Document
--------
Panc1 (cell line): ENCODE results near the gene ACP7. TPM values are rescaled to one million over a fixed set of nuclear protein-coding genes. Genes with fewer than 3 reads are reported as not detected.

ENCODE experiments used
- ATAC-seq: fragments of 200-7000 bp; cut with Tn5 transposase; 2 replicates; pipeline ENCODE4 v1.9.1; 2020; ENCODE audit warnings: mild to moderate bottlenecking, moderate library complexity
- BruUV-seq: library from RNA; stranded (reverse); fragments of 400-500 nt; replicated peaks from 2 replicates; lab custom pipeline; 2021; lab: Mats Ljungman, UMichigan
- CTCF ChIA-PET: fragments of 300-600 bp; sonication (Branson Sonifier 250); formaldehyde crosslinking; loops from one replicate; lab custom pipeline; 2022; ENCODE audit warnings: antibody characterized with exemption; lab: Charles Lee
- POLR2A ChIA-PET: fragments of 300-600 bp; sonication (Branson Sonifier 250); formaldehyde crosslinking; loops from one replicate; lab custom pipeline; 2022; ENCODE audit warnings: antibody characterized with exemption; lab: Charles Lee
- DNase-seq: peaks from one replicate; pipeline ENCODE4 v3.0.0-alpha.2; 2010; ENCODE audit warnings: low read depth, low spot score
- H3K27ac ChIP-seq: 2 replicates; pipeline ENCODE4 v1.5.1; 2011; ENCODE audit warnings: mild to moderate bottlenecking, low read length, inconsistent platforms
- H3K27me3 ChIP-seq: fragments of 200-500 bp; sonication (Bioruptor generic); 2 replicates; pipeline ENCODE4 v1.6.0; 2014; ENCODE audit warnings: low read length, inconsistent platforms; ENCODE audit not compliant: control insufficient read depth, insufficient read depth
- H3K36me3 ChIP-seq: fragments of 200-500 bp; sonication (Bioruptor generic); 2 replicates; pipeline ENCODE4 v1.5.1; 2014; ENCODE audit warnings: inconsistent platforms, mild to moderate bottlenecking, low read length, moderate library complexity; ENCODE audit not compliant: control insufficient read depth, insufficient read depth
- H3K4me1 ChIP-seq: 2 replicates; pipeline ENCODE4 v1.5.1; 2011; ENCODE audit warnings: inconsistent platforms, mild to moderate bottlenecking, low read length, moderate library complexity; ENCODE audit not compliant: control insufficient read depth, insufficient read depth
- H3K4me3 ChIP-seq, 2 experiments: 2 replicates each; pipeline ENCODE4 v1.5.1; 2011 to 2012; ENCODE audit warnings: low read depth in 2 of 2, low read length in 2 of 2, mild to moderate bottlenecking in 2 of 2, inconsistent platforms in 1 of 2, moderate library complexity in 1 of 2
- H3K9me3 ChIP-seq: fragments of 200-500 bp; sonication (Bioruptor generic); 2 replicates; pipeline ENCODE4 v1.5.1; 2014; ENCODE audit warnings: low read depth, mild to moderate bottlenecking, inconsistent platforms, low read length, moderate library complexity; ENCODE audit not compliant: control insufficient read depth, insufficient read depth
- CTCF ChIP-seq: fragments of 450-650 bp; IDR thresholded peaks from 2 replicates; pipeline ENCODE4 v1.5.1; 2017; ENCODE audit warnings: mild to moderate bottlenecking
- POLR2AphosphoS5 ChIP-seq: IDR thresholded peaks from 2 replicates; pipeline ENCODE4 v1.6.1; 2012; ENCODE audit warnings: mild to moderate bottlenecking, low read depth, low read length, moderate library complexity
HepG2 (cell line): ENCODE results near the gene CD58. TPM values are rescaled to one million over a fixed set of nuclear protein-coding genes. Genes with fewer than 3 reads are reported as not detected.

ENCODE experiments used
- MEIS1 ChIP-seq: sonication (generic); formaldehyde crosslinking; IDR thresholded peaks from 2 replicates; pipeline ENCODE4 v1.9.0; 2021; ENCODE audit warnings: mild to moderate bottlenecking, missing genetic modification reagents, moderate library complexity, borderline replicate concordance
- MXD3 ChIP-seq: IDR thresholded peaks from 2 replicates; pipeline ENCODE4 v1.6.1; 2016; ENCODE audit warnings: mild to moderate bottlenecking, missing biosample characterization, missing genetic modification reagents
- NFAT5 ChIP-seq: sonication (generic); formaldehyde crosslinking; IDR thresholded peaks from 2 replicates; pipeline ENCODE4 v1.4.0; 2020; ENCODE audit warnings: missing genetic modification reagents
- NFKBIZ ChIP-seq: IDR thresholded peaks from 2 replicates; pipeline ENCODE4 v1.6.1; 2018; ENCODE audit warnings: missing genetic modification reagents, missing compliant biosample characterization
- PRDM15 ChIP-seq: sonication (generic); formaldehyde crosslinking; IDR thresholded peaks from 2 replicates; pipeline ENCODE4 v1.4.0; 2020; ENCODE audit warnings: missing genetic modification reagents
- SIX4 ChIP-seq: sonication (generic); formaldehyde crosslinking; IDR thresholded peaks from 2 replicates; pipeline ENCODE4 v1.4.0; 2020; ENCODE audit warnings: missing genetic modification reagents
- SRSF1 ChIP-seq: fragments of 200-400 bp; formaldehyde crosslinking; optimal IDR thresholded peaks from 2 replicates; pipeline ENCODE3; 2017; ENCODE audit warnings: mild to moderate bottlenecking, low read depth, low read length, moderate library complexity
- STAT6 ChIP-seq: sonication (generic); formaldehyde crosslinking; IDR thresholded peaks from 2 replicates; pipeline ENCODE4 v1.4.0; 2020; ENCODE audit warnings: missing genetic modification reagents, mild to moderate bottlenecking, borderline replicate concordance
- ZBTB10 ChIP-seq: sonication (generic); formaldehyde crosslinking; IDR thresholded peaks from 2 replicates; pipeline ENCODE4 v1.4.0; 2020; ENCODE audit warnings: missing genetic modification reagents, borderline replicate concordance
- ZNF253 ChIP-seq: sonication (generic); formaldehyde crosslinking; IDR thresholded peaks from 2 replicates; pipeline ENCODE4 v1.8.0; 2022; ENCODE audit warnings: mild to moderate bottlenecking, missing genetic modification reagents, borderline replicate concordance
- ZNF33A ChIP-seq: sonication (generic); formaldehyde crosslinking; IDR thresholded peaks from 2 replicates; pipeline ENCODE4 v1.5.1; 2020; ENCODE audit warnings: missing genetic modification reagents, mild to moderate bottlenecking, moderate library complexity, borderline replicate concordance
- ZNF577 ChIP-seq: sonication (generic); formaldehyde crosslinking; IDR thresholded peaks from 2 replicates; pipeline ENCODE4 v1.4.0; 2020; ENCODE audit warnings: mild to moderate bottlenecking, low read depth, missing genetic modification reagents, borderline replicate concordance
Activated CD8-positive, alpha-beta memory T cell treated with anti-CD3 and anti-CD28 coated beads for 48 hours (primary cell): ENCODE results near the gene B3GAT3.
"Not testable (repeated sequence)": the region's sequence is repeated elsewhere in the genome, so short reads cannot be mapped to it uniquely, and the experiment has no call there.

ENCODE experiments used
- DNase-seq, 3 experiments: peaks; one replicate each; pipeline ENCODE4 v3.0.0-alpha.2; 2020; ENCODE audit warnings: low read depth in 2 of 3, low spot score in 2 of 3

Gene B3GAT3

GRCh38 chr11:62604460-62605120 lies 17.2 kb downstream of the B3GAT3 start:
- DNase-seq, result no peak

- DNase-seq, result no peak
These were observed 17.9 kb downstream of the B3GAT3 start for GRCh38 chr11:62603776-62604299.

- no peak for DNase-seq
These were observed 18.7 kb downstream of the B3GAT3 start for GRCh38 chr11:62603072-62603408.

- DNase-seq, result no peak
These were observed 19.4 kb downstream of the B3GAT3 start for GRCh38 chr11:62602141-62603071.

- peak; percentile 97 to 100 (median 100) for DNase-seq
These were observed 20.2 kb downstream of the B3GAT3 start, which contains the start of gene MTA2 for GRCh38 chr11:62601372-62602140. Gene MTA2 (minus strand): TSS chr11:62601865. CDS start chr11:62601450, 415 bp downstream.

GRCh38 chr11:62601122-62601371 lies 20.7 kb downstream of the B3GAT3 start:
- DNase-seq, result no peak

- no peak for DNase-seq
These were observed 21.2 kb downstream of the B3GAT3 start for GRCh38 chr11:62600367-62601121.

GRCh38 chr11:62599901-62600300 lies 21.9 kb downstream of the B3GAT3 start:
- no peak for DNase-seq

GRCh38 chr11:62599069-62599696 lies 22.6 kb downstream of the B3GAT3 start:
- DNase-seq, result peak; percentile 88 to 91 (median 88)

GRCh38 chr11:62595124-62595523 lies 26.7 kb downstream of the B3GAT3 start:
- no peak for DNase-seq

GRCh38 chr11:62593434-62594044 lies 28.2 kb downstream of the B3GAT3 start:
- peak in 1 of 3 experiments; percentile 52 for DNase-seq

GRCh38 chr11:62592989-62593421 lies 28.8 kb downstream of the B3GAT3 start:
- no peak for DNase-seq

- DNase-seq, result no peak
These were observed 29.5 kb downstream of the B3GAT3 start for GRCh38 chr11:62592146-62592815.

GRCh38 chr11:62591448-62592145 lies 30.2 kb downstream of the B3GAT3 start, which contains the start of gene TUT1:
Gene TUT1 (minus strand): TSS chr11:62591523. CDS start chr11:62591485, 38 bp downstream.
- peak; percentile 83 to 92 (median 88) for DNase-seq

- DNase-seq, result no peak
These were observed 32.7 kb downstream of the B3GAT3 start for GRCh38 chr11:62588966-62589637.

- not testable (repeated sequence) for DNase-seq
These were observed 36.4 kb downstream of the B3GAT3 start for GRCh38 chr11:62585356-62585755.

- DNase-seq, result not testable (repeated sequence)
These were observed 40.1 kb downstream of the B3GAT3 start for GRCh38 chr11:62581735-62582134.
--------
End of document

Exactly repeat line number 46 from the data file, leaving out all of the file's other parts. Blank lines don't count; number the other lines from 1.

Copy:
- DNase-seq, result no peak